How to Teach ‘Sit’

By Jerry D. Patillo, CPDT-KA
© 2014 Phoenix Behavior Consulting

25 Uses for Sit

54-9983a. Place a small treat in front of your dog's nose.
54-9983a. Place a small treat in front of your dog's nose.

To teach your dog how to sit on cue, have your palm open and facing the ceiling. Hold a food treat in the same hand with your thumb and index finger. Hold the treat just in front of your dog’s nose. Lift the treat slightly above your dog’s eye level. If you raise the treat too high, then your dog will have a tendency to jump up to get the treat. Push your hand away from you slightly over your dog’s head. When your dog looks up at the treat, it will probably put its butt on the floor to keep an eye on the treat going over its eyes. As soon as it sits, click! AFTER you click, give your dog a treat. Praise your dog warmly.

54-9985a. Raise the treat slightly above your dog's eye level.
54-9985a. Raise the treat slightly above your dog's eye level.

Don’t say your puppy’s name or the word “Sit” just yet. That will come later. Just watch your dog follow the food lure. The click (or your “Yes!”) will tell your dog that putting its butt on the floor is what earned it the reward. The click will automatically release it from that behavior. So, you don’t really care what it does after the click (unless your puppy is jumping up or chewing on your shoe!). You can give the treat directly to your dog. Or, you can toss it on the floor a few inches away from your dog. This will get it out of the Sit position. This will give your pup another opportunity to practice the behavior again.

54-9990a. Don't bring the treat up too high, or your dog may jump up to try to get the treat.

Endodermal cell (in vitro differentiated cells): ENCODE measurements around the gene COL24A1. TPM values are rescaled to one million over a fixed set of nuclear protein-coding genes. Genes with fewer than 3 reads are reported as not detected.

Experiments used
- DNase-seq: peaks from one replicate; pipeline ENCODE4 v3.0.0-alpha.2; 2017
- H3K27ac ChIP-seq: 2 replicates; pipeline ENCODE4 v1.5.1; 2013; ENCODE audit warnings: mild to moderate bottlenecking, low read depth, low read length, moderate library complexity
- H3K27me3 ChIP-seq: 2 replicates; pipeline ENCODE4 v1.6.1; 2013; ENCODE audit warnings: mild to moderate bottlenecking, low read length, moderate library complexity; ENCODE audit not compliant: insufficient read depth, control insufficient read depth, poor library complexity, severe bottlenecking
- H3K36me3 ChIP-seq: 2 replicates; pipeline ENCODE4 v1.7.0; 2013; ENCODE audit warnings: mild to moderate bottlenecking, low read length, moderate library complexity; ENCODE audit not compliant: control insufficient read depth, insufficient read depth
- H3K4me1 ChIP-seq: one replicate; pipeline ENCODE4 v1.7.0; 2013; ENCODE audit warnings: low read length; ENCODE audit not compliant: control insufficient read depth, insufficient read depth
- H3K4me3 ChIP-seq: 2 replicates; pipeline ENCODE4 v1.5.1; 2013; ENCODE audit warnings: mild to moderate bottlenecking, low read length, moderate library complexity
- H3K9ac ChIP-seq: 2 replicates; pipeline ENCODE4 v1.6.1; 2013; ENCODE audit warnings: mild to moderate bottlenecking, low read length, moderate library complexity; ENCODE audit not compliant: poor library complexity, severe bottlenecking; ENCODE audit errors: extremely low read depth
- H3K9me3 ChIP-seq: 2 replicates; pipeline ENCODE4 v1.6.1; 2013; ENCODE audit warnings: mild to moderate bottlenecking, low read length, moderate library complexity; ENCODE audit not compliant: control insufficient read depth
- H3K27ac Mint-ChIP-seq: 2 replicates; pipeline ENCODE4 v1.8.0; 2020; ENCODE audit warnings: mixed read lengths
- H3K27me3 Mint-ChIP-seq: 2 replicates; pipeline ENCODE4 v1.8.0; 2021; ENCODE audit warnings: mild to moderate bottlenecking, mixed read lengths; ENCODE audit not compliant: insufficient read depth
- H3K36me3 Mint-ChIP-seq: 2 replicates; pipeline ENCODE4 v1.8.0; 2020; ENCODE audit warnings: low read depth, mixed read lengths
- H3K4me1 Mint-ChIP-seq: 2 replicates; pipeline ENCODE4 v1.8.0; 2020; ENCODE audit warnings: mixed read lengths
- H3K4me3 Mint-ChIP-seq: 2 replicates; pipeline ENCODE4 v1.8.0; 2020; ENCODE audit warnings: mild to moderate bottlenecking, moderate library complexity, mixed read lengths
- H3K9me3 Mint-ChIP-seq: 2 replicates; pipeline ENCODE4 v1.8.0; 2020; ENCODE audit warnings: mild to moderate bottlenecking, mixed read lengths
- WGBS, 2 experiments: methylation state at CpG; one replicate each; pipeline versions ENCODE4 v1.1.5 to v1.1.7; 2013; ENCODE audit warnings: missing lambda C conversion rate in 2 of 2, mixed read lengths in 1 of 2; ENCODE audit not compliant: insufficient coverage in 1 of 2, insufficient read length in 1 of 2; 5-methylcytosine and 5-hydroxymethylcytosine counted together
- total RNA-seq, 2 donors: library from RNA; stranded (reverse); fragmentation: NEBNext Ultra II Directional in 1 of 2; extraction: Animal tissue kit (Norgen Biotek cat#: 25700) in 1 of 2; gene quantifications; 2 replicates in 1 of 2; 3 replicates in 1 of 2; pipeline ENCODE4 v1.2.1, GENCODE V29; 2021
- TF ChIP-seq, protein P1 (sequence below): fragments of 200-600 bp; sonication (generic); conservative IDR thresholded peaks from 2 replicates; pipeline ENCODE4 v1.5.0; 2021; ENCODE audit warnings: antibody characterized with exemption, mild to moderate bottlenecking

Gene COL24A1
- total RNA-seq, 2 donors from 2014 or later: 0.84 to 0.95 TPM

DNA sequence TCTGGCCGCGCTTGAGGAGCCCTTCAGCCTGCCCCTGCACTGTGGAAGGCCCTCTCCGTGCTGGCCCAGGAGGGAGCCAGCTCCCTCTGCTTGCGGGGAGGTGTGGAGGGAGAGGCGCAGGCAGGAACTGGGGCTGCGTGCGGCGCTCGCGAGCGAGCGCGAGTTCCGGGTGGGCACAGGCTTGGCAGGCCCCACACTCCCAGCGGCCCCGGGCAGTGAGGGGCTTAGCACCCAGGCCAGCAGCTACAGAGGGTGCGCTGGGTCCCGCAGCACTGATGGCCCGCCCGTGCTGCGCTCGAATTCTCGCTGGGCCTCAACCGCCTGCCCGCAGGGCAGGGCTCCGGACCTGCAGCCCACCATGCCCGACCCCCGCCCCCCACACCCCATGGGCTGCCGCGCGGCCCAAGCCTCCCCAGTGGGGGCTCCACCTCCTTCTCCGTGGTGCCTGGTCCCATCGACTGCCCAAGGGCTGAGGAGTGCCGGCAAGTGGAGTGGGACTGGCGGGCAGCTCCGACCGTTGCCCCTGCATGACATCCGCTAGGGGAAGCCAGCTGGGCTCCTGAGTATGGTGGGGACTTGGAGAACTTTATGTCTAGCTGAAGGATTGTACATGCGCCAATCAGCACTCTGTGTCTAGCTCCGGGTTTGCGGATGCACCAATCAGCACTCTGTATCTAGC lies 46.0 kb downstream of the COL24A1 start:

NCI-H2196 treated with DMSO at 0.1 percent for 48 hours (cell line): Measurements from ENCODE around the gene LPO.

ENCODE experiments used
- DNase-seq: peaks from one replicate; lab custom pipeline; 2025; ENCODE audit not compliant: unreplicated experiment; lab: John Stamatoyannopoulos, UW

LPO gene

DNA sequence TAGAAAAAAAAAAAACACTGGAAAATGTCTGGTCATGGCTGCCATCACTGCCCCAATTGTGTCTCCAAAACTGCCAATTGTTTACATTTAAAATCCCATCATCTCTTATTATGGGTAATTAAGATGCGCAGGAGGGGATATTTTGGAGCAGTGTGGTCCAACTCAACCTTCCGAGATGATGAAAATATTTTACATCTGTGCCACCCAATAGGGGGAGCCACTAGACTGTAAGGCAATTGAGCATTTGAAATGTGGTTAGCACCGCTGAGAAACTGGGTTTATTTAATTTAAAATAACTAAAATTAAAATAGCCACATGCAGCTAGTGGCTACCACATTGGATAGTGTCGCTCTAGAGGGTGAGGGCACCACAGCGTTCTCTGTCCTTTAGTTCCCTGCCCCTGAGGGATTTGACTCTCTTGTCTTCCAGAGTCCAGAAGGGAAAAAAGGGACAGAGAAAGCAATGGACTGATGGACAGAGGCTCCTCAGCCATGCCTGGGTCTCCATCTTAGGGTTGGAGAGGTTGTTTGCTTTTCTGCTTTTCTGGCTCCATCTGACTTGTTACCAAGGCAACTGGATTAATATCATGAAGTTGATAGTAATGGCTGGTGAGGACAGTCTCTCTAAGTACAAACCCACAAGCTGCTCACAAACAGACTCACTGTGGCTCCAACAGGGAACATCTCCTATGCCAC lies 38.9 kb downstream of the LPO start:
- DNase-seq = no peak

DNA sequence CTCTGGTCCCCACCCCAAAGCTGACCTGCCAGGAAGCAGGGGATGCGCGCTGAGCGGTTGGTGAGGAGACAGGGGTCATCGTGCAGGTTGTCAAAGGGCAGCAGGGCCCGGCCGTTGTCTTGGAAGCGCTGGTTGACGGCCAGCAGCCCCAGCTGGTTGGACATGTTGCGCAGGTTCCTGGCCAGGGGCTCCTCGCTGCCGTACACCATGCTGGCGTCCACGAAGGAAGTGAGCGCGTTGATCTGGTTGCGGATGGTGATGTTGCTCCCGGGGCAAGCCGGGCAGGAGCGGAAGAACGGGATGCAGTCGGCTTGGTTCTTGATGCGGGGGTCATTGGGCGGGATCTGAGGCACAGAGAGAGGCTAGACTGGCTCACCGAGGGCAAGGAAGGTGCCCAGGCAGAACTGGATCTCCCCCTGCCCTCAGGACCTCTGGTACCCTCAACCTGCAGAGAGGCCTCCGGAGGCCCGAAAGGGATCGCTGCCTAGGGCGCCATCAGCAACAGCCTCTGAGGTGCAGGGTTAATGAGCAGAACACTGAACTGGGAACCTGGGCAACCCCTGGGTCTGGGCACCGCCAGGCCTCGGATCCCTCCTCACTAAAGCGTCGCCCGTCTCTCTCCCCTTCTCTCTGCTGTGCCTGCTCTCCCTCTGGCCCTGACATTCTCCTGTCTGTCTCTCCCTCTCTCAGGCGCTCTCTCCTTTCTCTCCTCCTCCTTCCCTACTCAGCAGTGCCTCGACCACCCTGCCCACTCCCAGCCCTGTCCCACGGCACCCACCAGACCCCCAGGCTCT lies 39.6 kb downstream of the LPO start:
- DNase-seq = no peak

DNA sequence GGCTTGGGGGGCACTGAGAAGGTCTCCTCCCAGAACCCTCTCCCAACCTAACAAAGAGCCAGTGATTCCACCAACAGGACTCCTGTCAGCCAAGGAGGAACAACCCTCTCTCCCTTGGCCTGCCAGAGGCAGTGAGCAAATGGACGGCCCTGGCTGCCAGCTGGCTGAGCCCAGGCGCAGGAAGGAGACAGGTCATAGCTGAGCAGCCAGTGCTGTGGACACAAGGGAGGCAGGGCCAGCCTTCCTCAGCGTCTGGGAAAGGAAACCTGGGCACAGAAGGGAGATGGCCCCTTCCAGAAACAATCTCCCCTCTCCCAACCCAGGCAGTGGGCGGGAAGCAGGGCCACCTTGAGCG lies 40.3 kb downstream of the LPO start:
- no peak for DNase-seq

54-9990a. Don't bring the treat up too high, or your dog may jump up to try to get the treat.

Once your puppy is sitting reliably 80% of the time, you can start issuing the cue, “Sit!” Think of it in terms of A, B, C — Antecedent, Behavior, Consequence:

A – Antecedent. This is the cue, prompt, or command that comes before the desired behavior. Call your dog’s name to get its attention, then tell it what you want it to do. “Rover, Sit!”

 B – Behavior. With the treat in your hand, lure your dog into the desired position, in this case, “Sit!”

C – Consequence. Immediately when your dog does the desired behavior, click! AFTER you click (or say “yes!”), give your dog a treat. In other words, the instant your dog’s butt hits the floor, click! After you click, give your dog a treat. The click is actually a “bridge” between the behavior and its consequence. It tells your dog (1) which behavior (2) earned the reward.

Say the command only once; don’t repeat it over and over. You don’t want your dog to learn that this is the “Sit, sit, sit, sit, SIT!” command. And, you don’t want it to learn that “Sit, sit, sit, sit, SIT!” means “I can ignore Mommy and continue doing what I was doing.”

Say the command once. If your dog does not sit immediately, give it 45 seconds to respond. If it does not sit within those 45 seconds, then stop saying the word “Sit” for a while. Lure the dog into a Sit position ten more times without saying the word. Then try A-B-C again: (A) Say “Sit.” (B) Lure the dog into the Sit position. When your dogs sits, click! (C) AFTER you click, then give your dog a treat. A little patience usually makes the light bulb go on in your dog’s head. The moment your dog’s behind hits the floor, click! and then treat.

If you need help teaching your dog to sit on cue, or any other behavior, please call us today. We can help!